To change between color spaces, click one of the underlined letters in the current color space to see a pop-up menu of the alternative color spaces.
Expression Blend provides two tools that are designed specifically to copy and apply attributes to and from objects. The following properties are copied or applied during Eyedropper and Paint Bucket actions:
Brushes Foreground, Background, Border Brush, Fill, Stroke, and Opacity Mask
Appearance Opacity, Stroke Thickness, Stroke Miter Limit, Stroke Start Line Cap, Stroke End Line Cap, Stroke Line Join, and Stroke Dash Cap
Text Font Family, Font Size, Font Weight, Font Style, Text Decorations, Line Height, Text Indent, and Text Alignment
Copies the appearance of another object to the currently selected object or objects.
Paint Bucket tool
Copies the appearance of the currently selected object or objects to another object.
For more information about the Eyedropper and Paint Bucket tools, see Copy or apply attributes to an object.
A Color eyedropper also appears in the lower-right corner of the color Editor when you modify a Solid color brush or a gradient stop on a Gradient brush . With this eyedropper selected, you can grab a color sample from anywhere on your desktop and apply it to the selected brush. You can press the ESC key at any time to cancel out of the eyedropper.
Gradients enable you to apply a graduated blend of colors to an object, to create a smooth color gradation and to give that object more depth. Perhaps you want to use that object as a background where the left side of the object contains a solid color that gradually fades to white on the right side of the object. This enables you to create two distinguishable areas from an otherwise flat object.
Click LinearGradient Brush and Radial gradient under Brushes in the Properties panel to switch between the two gradient brush types.
You can use the two types of gradient brushes to create gradient fills, gradient strokes, text that has a gradient for its Foreground property, or gradient backgrounds for any element that has a Background property. When you apply a gradient to an appearance property, notice that small icons , known as stops, appear on the gradient slider. You can change the color of each gradient stop, and add as many stops as you want to the gradient slider by just clicking the gradient slider. Conversely, you can easily remove stops that you no longer need by dragging them off the bottom of the gradient slider (dragging off the sides or top of the slider will not remove the stops).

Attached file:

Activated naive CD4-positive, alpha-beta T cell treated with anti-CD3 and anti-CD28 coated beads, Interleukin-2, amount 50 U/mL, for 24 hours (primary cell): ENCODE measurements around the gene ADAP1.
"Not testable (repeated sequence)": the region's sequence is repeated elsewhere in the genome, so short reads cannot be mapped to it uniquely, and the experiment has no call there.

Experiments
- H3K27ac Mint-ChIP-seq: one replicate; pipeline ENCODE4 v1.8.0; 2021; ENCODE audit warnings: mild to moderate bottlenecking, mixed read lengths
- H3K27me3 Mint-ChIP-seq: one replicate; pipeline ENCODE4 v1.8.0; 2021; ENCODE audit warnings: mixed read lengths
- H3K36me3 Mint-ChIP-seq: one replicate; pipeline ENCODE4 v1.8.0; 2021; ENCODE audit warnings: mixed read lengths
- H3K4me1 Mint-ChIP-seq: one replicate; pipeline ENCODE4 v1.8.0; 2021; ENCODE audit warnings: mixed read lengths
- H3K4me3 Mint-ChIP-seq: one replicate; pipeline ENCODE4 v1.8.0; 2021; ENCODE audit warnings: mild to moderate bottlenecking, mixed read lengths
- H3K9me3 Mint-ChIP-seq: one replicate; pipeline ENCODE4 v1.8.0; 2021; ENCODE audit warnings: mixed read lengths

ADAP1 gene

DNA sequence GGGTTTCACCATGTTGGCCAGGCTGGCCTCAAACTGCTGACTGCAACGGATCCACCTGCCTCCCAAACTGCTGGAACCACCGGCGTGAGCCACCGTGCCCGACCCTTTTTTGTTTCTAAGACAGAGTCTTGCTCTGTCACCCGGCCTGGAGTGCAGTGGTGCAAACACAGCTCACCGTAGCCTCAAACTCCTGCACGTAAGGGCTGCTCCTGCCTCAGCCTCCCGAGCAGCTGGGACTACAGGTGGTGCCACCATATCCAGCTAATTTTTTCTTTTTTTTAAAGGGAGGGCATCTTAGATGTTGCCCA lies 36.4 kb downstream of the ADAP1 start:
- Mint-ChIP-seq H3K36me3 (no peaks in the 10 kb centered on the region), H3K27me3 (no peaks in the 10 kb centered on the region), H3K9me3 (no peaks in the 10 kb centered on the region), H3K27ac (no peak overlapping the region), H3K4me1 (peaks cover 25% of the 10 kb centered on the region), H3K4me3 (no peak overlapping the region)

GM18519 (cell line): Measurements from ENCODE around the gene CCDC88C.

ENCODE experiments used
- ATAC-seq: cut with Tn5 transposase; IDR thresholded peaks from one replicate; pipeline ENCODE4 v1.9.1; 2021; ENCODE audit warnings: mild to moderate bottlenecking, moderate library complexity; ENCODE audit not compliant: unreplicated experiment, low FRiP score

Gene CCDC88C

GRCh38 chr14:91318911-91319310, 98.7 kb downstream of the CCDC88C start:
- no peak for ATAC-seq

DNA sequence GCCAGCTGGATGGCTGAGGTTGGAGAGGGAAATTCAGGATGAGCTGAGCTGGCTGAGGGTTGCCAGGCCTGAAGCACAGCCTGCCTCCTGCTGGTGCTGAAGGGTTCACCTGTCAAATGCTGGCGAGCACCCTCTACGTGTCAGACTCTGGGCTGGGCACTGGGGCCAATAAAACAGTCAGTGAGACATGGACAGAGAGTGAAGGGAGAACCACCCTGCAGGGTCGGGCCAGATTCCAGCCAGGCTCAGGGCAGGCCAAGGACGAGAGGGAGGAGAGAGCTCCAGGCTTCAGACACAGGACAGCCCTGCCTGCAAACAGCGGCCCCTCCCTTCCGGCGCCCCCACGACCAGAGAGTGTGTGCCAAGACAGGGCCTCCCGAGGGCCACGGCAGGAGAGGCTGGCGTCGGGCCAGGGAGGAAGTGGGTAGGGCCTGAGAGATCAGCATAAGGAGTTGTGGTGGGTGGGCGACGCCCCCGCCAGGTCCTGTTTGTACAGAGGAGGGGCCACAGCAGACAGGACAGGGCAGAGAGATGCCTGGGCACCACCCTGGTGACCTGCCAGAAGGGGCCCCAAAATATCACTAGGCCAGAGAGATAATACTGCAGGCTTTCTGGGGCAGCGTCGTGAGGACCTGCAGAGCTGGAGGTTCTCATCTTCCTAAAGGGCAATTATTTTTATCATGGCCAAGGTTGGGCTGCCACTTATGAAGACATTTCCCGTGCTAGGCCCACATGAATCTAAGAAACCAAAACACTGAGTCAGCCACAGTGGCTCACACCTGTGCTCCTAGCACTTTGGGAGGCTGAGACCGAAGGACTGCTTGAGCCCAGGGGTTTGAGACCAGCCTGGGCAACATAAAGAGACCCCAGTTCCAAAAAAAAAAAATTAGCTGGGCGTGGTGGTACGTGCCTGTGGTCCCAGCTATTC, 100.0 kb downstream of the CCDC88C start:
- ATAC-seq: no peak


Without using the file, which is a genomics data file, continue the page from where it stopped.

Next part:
You can also set some options when you use a gradient brush. Click Advanced property options under Brushes in the Properties panel to set the SpreadMethod property to one of the following:
Pad Extends the colors of the outermost gradient stops to the edges of the object.
Reflect Mirrors the gradient fill.
Repeat Repeats the gradient fill.
These options work on both linear and radial gradient brushes when you use Brush Transform to modify the brush. For more information, see the "Brush transform tool" section that follows.
To transform the fill, stroke, opacity mask, or other brush that is applied to an object, select the brush property in the Properties panel, and then select Brush Transform in the Tools panel. A brush transform arrow appears on the artboard that you can modify with your mouse pointer. If you are using a gradient brush, the endpoints of the transform arrow correspond to the gradient stops at either end of the color bar. You can change the behavior of the brush transform tool in the following ways:
Hold down the SHIFT key when you drag an endpoint to constrain the movement along the straight line between the endpoints.
Hold down the SHIFT key when you move the whole arrow to constrain the movement to the X or the Y plane.
Hold down the SHIFT key when you rotate an endpoint to snap every 15 degrees.
Hold down the ALT key when you drag an endpoint to move both endpoints at the same time, maintaining the position of the center point.
The following images demonstrate the appearance of a rectangle object after various transformations are applied to the gradient brush of the Fill property.
Transformations applied to the linear gradient brush of a rectangle
Transformations applied to the radial gradient brush of a rectangle